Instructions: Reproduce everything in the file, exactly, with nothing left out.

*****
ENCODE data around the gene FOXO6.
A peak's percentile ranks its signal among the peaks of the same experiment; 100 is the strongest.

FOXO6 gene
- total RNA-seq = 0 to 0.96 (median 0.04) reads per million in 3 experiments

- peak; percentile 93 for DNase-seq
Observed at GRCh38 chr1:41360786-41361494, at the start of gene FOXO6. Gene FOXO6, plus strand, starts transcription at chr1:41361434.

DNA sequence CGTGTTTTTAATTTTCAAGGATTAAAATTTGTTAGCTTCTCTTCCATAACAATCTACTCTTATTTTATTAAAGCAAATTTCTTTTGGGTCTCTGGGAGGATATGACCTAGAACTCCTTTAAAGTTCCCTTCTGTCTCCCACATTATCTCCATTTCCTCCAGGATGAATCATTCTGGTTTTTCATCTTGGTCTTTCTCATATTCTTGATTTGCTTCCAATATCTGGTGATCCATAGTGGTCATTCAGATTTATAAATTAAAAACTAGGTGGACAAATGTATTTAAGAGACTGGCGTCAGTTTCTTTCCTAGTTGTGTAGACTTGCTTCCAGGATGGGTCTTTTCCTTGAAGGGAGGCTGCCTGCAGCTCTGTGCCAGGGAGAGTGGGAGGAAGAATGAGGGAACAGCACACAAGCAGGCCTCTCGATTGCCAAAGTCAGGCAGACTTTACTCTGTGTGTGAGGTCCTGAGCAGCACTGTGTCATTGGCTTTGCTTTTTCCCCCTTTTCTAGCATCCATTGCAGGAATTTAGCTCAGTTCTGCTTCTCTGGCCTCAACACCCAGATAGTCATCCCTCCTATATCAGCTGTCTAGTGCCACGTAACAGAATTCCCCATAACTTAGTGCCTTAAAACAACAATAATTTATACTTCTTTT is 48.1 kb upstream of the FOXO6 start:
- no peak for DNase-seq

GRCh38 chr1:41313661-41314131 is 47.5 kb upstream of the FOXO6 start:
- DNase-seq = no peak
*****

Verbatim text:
ENCODE data around the gene FOXO6.
A peak's percentile ranks its signal among the peaks of the same experiment; 100 is the strongest.

FOXO6 gene
- total RNA-seq = 0 to 0.96 (median 0.04) reads per million in 3 experiments

- peak; percentile 93 for DNase-seq
Observed at GRCh38 chr1:41360786-41361494, at the start of gene FOXO6. Gene FOXO6, plus strand, starts transcription at chr1:41361434.

DNA sequence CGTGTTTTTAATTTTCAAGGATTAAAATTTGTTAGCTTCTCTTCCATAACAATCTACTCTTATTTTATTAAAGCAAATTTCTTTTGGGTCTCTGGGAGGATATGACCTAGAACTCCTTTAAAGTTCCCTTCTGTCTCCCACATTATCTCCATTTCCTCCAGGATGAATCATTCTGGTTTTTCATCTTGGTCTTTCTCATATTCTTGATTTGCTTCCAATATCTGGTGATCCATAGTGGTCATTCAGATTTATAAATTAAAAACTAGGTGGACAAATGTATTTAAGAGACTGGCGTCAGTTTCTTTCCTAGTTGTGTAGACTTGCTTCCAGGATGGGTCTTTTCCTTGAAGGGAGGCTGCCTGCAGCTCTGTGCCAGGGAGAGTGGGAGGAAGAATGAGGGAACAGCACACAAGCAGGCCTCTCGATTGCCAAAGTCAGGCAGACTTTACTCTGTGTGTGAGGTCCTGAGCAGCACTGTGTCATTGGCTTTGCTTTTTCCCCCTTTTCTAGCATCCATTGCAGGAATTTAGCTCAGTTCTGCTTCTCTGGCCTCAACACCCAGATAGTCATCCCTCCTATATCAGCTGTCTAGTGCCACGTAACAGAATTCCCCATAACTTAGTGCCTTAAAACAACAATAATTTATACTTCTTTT is 48.1 kb upstream of the FOXO6 start:
- no peak for DNase-seq

GRCh38 chr1:41313661-41314131 is 47.5 kb upstream of the FOXO6 start:
- DNase-seq = no peak